On 12 May 1982, green blips made by Argentine fighter-bombers appear on the radar scope of British destroyer HMS Glasgow. The British and the Argentines are engaged in battle over the Falkland Islands. As the enemy planes came closer, the commander of the HMS Glasgow orders his Sea Dart anti-aircraft missiles fired. Nothing happens. Salt has corroded a micro-switch on the missile battery.
Override the computer and fire manually, he orders, but the operator cannot get the computer to respond. Frustrated, the weapons officer hits the launch button, saying to himself, please work, please work. It does not.
Main battery commence fire, the commander of the HMS Glasgow orders. Finally something works and the 4.5 inch gun takes the planes under fire while a nearby Royal Navy ship acquires the enemy aircraft on its radar and lets fly with her Sea Darts. Between the fire of the two British warships, three of four attacking Argentine planes are “splashed,” as was said in World War Two. (That is, they crashed into the ocean.)
Immediately a second wave of Argentine fighter-bombers comes roaring in. Aboard HMS Glasgow, the 4.5 inch gun jams. Moments later, the entire computer system crashes. This system controls all the weapons and almost everything else on the ship. Sailors on deck open-up with their manually operated machine guns. Several crewmen rush from below and begin firing rifles at the planes. A bomb hits the HMS Glasgow. Incredibly, it does not explode but it does cut through the ship and create two immense holes. Seawater starts pouring in, fire breaks out.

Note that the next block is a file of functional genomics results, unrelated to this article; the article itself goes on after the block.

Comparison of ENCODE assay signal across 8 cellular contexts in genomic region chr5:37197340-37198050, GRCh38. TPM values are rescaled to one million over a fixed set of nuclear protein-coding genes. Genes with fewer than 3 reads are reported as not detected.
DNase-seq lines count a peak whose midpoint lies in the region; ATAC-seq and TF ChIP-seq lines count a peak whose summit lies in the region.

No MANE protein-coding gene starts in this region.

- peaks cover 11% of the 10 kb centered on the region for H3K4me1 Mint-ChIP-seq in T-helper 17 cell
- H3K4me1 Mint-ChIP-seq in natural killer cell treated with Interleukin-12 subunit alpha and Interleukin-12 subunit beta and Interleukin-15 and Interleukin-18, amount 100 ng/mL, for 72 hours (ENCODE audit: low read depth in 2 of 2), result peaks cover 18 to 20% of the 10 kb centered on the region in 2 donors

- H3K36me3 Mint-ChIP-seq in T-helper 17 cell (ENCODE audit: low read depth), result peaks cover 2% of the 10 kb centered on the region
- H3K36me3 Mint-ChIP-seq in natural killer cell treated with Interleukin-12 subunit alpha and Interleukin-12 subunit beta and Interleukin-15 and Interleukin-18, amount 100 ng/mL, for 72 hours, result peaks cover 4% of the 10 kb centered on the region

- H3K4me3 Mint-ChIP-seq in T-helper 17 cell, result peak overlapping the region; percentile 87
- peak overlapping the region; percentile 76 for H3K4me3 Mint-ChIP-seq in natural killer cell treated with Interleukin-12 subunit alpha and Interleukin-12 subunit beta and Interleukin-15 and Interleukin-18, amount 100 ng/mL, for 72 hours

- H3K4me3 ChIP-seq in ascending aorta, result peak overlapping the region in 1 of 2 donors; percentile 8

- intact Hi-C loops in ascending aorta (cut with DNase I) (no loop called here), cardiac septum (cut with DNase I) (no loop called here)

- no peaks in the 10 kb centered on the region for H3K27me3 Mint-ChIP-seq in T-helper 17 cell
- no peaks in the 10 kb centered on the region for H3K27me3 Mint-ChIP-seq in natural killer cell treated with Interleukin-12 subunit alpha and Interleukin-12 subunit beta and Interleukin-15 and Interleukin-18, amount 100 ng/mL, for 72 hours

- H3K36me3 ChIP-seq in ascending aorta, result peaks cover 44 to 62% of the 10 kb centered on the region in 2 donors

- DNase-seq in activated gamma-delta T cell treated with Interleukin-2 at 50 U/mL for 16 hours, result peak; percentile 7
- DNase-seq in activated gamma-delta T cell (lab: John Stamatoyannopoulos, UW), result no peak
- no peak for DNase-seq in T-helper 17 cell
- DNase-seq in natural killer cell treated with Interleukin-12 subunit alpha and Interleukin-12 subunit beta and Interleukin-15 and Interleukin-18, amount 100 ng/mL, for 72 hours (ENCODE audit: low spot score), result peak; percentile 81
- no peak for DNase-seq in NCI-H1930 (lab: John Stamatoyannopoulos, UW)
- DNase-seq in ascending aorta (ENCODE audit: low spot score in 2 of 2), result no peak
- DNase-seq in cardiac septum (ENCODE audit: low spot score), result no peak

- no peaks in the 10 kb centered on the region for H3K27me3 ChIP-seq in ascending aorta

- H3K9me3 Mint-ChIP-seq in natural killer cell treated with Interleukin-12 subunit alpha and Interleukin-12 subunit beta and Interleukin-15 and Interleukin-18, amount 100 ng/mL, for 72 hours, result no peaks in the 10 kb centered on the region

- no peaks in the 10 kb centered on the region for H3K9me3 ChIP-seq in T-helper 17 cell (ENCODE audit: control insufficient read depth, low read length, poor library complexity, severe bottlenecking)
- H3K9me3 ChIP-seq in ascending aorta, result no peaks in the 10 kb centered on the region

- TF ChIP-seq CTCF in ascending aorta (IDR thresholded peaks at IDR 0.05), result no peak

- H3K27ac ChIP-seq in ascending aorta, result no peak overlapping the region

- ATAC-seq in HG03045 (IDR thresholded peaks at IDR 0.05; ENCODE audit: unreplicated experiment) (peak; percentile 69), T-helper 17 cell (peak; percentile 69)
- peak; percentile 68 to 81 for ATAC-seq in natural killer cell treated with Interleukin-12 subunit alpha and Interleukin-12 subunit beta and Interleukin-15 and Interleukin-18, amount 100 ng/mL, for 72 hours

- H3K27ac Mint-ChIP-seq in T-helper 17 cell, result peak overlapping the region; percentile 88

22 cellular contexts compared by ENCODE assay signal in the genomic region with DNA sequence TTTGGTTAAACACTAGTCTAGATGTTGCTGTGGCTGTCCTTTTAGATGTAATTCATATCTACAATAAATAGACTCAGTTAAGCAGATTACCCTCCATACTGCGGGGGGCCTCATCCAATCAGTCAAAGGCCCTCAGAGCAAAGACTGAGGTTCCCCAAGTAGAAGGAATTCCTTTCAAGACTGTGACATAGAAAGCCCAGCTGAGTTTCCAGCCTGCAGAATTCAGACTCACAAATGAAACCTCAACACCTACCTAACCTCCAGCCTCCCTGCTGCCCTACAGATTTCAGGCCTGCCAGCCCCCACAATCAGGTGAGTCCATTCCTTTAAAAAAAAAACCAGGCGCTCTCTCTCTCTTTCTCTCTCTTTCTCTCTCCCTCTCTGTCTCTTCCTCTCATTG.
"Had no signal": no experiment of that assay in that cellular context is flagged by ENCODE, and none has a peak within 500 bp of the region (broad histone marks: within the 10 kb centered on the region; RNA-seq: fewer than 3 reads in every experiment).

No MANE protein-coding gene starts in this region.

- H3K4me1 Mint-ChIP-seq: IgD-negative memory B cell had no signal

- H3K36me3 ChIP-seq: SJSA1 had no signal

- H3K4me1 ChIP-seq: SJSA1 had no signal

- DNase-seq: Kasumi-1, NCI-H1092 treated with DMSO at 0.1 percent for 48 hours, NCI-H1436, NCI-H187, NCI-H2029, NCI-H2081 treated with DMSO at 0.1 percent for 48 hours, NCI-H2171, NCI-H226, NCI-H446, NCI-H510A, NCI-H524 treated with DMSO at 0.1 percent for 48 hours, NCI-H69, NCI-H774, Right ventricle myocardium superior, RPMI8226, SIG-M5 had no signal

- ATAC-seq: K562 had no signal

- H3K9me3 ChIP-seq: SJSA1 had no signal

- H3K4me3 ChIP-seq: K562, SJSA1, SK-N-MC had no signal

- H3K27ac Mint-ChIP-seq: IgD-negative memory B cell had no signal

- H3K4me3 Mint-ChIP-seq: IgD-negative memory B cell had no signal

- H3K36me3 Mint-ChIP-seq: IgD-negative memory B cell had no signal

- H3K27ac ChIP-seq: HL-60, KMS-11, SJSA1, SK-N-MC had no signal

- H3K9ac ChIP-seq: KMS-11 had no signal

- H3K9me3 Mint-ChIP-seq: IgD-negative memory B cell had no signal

While the crew manages to save the ship, dozens of British sailors perish, mainly from smoke inhalation. They were brave men fighting to restore international law against the military thugs who then ruled Argentina. And in what is probably a first for the modern age, they died because the main computer crashed.
[Source: To Rule the Waves: How the British Navy Shaped the Modern World by Arthur Herman. Images courtesy of Wikipedia and HMS Glasgow & Association.]